Monday, 17 June 2013

It has now been a week or so since I spent my first day in Sheffield


..and I find that my perceptions of life and place in Sheffield are constantly changing and are being challenged. The more I see and experience different areas of the city, spend time in the same parts of the city but during different times of day, the more I feel that I understand the tensions and undercurrents of the city. It just goes to show you, the more time you spend in a place, the more your understanding evolves. For this last week, I have two examples that have helped continue to shape my Sheffield experiences.

Firstly, I went back to the Park Hill estate. Wallie, Adam and I went back to the site to take some photos and footage as part of our group assignment project, hence we had to walk, do some exploring and find the areas of the vast complex that really demonstrated the story of Park Hill as a place of community, decay and now renewal. This walk really changed my views on Park Hill. Last week is said that I felt uncomfortable and confronted by the apparent rampant revamp that the estate is undergoing; in hindsight, and after spending more time there, I came to realise that Park Hill deserves to be given a new face, to have some new light shed on it. Wandering around the now abandoned courts, rusted play grounds and smashed interiors, I came to understand that Park Hill is no longer a community, a place where people feel at home. It’s now is perhaps even a blight on the city’s landscape. As a place that has impacted immensely on Sheffield’s sense of place and identity, the good bad and the ugly, Park Hill needs to be given a new standing in Sheffield. Hence, turning it into a new community, with a variety of uses, new activities, and improved physical links to the city may help in recapturing some of the hope that was originally envisaged for the site. Notably, the site today is being marketed as a chic and urbane place, upmarket and trendy; which calls for the question ‘where did the old residents go?’.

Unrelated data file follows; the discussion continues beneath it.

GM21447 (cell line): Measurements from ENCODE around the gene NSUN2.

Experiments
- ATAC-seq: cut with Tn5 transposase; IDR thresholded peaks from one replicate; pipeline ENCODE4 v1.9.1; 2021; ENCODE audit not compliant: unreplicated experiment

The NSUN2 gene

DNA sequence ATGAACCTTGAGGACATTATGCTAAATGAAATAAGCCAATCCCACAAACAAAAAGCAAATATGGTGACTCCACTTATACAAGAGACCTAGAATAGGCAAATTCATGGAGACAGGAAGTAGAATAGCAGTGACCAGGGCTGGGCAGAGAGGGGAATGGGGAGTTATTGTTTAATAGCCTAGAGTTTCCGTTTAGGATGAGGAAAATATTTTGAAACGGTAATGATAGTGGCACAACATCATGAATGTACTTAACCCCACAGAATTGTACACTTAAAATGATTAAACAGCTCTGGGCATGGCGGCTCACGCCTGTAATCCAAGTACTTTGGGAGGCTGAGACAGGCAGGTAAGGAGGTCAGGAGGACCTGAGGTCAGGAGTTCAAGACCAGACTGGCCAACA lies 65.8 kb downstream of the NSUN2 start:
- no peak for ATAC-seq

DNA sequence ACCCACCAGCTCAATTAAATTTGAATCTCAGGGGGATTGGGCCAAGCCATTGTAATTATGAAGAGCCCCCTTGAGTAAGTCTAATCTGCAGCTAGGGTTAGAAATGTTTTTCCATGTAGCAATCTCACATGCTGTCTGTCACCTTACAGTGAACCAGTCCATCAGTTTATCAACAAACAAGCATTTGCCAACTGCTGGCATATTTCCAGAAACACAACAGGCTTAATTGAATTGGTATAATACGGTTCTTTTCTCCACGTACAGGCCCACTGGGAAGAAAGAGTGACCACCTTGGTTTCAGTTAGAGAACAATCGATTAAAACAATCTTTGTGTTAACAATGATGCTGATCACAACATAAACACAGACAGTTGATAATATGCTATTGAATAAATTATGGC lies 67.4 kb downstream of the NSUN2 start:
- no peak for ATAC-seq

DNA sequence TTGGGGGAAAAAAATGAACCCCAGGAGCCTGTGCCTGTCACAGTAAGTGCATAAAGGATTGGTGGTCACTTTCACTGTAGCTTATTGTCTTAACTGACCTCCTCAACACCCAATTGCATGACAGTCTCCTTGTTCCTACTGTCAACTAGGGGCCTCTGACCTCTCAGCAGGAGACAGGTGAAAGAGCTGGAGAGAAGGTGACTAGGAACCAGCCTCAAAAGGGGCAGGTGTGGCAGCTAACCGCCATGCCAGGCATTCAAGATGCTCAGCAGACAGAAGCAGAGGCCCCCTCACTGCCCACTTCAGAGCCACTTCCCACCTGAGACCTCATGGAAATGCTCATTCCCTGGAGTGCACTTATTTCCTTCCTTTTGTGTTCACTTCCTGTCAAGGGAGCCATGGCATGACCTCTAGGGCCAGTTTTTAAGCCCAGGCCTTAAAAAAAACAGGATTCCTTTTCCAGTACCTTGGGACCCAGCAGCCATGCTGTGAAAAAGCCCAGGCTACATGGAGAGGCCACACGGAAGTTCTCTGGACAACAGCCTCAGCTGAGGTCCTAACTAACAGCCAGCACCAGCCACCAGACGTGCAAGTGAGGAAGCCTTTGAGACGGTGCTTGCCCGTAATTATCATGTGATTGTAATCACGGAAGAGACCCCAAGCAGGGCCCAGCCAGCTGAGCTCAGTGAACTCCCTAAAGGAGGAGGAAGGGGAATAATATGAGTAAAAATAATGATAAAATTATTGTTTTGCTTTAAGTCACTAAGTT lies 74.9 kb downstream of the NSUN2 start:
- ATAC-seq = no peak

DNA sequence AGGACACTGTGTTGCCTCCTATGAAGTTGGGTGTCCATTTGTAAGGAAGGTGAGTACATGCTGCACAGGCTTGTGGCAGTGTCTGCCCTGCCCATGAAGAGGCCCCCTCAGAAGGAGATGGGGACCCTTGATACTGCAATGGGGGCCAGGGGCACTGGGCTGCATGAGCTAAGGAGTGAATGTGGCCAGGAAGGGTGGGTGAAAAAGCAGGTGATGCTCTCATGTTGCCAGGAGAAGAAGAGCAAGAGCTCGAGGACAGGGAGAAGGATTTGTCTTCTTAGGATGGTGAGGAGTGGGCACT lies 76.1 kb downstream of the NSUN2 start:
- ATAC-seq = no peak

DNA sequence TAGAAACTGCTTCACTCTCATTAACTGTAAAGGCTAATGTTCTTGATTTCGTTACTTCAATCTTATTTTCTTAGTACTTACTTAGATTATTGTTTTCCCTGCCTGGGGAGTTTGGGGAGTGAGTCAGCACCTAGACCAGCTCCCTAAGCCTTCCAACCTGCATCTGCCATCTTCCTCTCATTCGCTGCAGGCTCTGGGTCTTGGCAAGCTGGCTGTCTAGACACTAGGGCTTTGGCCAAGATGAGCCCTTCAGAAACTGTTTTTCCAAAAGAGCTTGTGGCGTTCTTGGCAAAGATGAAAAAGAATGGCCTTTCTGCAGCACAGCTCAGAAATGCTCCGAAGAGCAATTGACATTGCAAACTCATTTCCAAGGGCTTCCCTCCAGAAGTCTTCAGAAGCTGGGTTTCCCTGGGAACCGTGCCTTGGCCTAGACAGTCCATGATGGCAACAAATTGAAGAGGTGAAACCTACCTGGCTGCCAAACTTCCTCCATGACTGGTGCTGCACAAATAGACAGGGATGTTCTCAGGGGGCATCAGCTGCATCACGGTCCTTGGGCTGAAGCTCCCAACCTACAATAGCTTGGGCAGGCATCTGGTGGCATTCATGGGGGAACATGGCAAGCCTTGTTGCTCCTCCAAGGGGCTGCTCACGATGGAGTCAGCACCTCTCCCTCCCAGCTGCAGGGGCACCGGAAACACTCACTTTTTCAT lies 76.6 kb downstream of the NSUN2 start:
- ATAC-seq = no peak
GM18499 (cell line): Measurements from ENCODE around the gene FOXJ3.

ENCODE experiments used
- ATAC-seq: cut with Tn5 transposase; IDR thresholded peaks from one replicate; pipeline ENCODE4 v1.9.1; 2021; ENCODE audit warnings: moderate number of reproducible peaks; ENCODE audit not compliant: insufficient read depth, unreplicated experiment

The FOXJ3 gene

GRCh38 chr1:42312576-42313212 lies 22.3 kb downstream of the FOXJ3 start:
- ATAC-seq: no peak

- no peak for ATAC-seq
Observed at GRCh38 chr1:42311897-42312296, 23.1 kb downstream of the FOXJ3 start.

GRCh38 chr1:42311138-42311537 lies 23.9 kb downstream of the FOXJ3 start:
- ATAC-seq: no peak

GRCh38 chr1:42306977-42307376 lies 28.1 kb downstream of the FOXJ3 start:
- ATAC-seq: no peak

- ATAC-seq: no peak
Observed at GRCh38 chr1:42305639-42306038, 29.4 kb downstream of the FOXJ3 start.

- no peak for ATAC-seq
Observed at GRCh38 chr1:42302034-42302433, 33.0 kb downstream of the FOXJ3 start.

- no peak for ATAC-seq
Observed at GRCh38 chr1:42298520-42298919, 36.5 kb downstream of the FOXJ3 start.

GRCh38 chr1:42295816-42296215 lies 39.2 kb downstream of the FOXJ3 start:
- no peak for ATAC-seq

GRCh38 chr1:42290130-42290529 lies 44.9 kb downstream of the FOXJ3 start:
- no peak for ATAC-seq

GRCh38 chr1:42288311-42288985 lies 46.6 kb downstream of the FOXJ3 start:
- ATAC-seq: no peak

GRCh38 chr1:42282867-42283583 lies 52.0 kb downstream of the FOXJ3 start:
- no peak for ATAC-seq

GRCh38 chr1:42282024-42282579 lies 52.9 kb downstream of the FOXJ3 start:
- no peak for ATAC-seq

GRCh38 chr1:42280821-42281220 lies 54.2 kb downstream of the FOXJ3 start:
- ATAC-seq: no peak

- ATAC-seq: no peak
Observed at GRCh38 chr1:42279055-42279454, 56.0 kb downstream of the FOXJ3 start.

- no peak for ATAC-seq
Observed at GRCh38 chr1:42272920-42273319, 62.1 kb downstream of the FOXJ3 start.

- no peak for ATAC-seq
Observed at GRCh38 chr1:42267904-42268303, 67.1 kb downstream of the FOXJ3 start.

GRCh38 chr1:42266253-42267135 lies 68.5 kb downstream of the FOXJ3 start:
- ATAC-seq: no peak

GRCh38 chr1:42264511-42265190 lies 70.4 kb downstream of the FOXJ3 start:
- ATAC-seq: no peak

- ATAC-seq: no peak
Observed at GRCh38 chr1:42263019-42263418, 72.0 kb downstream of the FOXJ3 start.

Secondly, a day or so later after a morning class, we had an afternoon self-guided walking tour of the city. I decided to head off on my own and take some notes and find appropriate sites for my individual research assignment. Unfortunately I couldn’t read the map and it turned out my sense of direction around the central area of the city was quite poor. I ended up in some areas of the central city where I did not feel safe nor welcome as a visitor. Un- or under-employed people, minorities and all of the other dangerous and bad stereotypes one would imagine wandering an old industrial city in Northern England looking for trouble seemed to follow me, look at me, wonder why I was there and what I was doing. I soon found myself back at Fargate and relieved to feel comfortable amongst the shoppers, tourists and familiar sights such as Starbucks and the University campus. However, the whole experience left me wondering if the only parts of the city we had seen are the ‘good’ parts; that is places where revitalisation has occurred, where students frequent, visitors take photos and people shop and relax. Not the neighbourhoods of disadvantage in the east of the city, the council housing flats or crime hot-spots. Consequently, it is true of all cities that they had their ‘good’ and ‘bad’ locales, and the urban experience is often on a knife-edge between excitement and danger. However, for me, that moment of feeling lost, disorientated and out-of-depth in an unfamiliar and un-inviting urban environment did remind me that there is more to Sheffield than the Starbucks that I frequent, the grand city square, the attractive shopping areas and bohemian areas undergoing renewal.


Sheffield is a city of social and physical contrasts; literally divided by the wealthy west and the poorer east, the main street having an under-privileged end located around the Castle Markets, to the wealthy shopping strips at Fargate or the Moor at the other end. Two respected universities straddle the outskirts of the central area, whilst trams, buses, protesters and emergency vehicles add to the cacophony of noise of the place. Accordingly, Sheffield can be a city on the edge; a depressed national economy and a decades-long local renewal effort add to this sense of unease and time of adjustment.
- James McLean (Bachelor of Urban, Rural and Environmental Planning)
 

 

 

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